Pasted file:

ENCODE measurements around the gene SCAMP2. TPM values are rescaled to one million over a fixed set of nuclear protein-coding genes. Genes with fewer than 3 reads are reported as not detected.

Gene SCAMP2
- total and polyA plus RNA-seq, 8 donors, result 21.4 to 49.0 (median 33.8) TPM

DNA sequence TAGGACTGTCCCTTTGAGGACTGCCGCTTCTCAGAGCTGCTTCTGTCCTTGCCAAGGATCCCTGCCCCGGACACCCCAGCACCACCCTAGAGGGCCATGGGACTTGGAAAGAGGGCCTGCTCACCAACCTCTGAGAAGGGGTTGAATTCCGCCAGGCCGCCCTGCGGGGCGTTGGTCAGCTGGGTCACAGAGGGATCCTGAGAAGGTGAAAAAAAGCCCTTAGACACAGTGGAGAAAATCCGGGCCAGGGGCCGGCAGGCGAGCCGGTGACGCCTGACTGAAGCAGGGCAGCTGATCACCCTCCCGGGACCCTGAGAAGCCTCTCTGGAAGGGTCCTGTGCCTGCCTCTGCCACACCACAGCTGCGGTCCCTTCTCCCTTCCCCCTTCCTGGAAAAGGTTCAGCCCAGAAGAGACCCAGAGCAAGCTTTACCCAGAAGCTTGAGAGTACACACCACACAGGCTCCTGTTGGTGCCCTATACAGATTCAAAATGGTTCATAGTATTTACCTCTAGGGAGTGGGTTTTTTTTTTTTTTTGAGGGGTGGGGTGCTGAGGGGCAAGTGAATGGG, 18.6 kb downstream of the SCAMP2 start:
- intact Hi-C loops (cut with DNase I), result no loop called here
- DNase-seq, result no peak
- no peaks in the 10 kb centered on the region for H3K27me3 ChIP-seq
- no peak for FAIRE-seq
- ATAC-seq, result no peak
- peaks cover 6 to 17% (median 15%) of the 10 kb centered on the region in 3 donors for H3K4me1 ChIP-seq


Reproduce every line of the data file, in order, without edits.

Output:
ENCODE measurements around the gene SCAMP2. TPM values are rescaled to one million over a fixed set of nuclear protein-coding genes. Genes with fewer than 3 reads are reported as not detected.

Gene SCAMP2
- total and polyA plus RNA-seq, 8 donors, result 21.4 to 49.0 (median 33.8) TPM

DNA sequence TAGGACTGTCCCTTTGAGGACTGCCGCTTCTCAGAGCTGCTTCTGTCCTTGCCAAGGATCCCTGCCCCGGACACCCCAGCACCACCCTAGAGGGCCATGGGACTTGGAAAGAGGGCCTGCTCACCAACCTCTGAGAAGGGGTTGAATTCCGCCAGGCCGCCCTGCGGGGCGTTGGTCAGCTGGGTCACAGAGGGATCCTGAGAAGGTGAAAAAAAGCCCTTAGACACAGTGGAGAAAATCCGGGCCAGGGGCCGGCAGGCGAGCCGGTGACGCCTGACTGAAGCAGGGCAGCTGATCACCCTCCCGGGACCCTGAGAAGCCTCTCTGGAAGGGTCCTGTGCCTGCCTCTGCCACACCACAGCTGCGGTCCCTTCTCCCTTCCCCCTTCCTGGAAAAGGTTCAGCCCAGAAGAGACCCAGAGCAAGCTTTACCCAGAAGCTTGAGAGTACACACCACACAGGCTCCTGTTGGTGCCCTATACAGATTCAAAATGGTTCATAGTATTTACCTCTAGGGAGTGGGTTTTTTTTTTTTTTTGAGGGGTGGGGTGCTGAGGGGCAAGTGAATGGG, 18.6 kb downstream of the SCAMP2 start:
- intact Hi-C loops (cut with DNase I), result no loop called here
- DNase-seq, result no peak
- no peaks in the 10 kb centered on the region for H3K27me3 ChIP-seq
- no peak for FAIRE-seq
- ATAC-seq, result no peak
- peaks cover 6 to 17% (median 15%) of the 10 kb centered on the region in 3 donors for H3K4me1 ChIP-seq